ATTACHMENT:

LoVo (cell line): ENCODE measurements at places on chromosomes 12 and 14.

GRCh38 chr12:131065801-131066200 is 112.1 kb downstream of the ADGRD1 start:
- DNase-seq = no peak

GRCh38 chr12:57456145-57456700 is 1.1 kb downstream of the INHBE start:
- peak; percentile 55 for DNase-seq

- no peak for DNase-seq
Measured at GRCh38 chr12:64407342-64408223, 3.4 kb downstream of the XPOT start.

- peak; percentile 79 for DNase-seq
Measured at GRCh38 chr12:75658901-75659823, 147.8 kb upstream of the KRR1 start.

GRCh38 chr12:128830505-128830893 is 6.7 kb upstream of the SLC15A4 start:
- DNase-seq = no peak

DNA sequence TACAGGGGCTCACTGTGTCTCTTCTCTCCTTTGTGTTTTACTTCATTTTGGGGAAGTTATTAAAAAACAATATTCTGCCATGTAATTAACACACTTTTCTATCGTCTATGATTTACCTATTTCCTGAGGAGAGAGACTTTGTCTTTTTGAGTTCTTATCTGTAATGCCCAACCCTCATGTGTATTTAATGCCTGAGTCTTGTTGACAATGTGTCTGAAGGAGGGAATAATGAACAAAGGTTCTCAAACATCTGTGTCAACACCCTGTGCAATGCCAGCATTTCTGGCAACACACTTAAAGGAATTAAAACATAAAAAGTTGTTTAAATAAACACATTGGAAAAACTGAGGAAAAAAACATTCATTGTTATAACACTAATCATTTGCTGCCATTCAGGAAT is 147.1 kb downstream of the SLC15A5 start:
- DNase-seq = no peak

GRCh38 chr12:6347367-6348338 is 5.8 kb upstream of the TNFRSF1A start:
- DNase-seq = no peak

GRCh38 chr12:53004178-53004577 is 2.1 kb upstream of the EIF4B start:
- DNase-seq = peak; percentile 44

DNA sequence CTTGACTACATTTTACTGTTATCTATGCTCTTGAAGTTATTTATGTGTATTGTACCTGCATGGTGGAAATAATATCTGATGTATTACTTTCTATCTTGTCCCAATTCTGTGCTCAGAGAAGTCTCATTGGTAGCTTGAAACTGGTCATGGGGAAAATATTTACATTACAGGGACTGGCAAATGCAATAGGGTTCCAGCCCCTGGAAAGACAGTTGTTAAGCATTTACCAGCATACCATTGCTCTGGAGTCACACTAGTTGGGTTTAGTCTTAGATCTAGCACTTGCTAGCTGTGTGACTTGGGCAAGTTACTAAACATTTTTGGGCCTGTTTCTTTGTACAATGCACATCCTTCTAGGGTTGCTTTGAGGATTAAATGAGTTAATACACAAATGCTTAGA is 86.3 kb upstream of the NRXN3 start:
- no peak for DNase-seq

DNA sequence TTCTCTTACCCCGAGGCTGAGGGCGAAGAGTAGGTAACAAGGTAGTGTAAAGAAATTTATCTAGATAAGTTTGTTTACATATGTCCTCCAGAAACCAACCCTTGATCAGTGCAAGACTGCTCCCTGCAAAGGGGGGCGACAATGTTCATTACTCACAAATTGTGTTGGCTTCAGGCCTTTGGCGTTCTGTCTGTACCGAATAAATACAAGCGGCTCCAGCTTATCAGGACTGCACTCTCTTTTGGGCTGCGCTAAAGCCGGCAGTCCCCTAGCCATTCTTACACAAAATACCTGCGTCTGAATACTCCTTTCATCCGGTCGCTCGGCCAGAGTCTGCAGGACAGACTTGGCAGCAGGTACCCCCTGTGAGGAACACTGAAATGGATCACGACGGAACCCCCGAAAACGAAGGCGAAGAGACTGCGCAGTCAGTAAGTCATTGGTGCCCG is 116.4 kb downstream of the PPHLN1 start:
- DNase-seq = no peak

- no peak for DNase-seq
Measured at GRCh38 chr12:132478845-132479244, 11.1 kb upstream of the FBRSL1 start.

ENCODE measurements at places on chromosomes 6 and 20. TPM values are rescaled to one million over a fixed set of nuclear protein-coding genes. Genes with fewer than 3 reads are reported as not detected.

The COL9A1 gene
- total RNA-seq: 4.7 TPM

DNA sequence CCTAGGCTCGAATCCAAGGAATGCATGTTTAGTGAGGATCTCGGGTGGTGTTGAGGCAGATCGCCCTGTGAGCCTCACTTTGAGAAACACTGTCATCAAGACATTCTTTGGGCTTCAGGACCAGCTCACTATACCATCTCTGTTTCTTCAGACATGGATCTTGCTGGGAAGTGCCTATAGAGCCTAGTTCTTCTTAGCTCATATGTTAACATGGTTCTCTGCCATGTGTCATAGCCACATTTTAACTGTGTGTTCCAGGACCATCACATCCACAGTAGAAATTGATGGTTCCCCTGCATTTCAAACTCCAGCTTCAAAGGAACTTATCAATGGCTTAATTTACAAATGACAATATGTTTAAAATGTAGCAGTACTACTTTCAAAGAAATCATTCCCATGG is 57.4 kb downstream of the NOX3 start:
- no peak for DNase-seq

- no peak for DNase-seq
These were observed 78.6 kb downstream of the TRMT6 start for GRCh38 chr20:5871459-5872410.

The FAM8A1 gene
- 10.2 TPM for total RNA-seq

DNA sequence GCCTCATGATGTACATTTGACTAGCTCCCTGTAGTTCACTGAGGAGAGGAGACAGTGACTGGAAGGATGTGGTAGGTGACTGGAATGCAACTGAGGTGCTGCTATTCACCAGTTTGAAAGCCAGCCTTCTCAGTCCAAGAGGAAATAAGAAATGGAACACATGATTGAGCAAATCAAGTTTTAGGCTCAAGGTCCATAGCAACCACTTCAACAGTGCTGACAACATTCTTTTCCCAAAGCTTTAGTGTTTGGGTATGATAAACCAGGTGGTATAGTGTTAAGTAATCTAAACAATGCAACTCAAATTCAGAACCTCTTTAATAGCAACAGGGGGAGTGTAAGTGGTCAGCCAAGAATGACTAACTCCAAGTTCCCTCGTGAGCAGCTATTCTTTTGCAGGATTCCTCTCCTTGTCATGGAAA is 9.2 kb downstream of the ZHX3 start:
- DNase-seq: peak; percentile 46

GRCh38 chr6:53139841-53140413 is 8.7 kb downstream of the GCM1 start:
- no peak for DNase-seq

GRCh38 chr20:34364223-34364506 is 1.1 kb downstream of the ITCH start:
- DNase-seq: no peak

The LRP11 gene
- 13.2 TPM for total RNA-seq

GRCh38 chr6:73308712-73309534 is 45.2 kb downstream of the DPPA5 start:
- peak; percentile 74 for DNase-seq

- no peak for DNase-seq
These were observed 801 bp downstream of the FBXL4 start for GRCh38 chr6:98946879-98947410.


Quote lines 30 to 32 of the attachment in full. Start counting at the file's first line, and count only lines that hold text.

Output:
These were observed 78.6 kb downstream of the TRMT6 start for GRCh38 chr20:5871459-5872410.

The FAM8A1 gene
- 10.2 TPM for total RNA-seq